“Especial” is very formal and could be used when meaning “particular”. The more common uses of the words are as the adverbs “specially” and “especially”.
“Principal” (n. or adj.) means the highest of rank or importance.
“Principle” (n.) means a rule or standard and is used in terms of doctrine or law.
Wednesday, Thursday, Friday
LET US PARSE
Parsing a sentence is easy if you remember a few simple guidelines.
1. Identify the verb. (That’s the word that expresses the action. We will expand on this later.)
2. Remember the following word: “What”.
3. Ask “What” when looking at each word.
1. What is the action? The verb.
1.a. What qualifies the action? Adverbs, that modify verbs. They answer the questions, “Where?” “When?”, “Why?” and “How?”
2. What (who) does the action? The subject of the verb. (Usually a noun.)
2.a. What qualifies the subject? Adjectives, that modify nouns.
3. What receives the action? The object of the verb. (Usually a noun.)
3.a. What qualifies the object? Adjectives, that modify nouns.
To be able to parse you must remember one word, “WHAT?” and apply it logically.
Parse the following sentence.
“The little old lady planted some daisies in her garden.”
FOLLOW THE METHOD
WHAT is the action? “Planted” (verb).
WHAT (who) does the action? “Lady” (noun, subject of the verb).
WHAT receives the action? “Daisies” (noun, object of the verb).
WHAT qualifies (modifies) the action? The phrase “in her garden” which answers “WHERE” the planting occurred. Therefore, “in her garden” is an adverb phrase modifying the verb “planted”.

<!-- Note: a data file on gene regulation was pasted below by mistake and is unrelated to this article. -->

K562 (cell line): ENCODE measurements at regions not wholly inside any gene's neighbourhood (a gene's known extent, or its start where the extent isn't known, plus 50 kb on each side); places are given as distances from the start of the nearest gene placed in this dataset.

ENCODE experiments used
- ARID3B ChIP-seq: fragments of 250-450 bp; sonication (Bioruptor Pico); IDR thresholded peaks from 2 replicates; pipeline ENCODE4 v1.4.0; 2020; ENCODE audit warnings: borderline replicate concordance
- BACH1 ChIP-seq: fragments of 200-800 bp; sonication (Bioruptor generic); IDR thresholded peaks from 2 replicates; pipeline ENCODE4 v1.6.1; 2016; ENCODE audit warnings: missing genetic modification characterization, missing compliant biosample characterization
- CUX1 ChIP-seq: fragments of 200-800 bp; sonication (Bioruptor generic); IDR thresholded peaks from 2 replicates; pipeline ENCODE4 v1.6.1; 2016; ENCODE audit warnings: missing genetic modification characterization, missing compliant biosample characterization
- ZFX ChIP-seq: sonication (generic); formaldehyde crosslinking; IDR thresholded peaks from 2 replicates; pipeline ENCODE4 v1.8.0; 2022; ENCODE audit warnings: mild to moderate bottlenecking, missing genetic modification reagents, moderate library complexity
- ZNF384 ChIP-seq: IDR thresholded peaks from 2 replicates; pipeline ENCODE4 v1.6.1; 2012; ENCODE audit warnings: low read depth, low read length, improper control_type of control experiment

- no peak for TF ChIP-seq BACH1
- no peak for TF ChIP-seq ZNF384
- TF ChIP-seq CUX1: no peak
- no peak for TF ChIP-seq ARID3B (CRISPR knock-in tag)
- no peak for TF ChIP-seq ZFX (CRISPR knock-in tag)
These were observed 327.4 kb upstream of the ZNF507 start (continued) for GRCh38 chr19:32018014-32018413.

WHAT qualifies (modifies) the subject? The adjectives “little” and “old”.
WHAT qualifies (modifies) the object? The adjective “some”.
WHAT is “the”? A definite article designating the noun “lady”.
What is a “phrase” and how does it function?
A phrase is a group of words beginning with a preposition and having a noun as its object; for example, “in her garden” is a phrase that begins with the preposition “in” and its object “garden”. “Garden” is the object of “in” because it answers the question “WHAT” after “in”.
THIS WEEK’S WORDS
“Prissy” (adj.) means prudish, puritanical, excessively fastidious or overly prim.
“Iconoclast” (n.) means an image destroyer or one who attacks cherished beliefs as superstition.
“Salient” (adj.) means outstanding, prominent or eye-catching.
“Fallacious” (adj.) Means unsound reasoning, deceptive or false argument. The root is the Latin “fallacia” or “fallacy”.
“Xenophobia” (n.) means a fear of foreigners or strangers.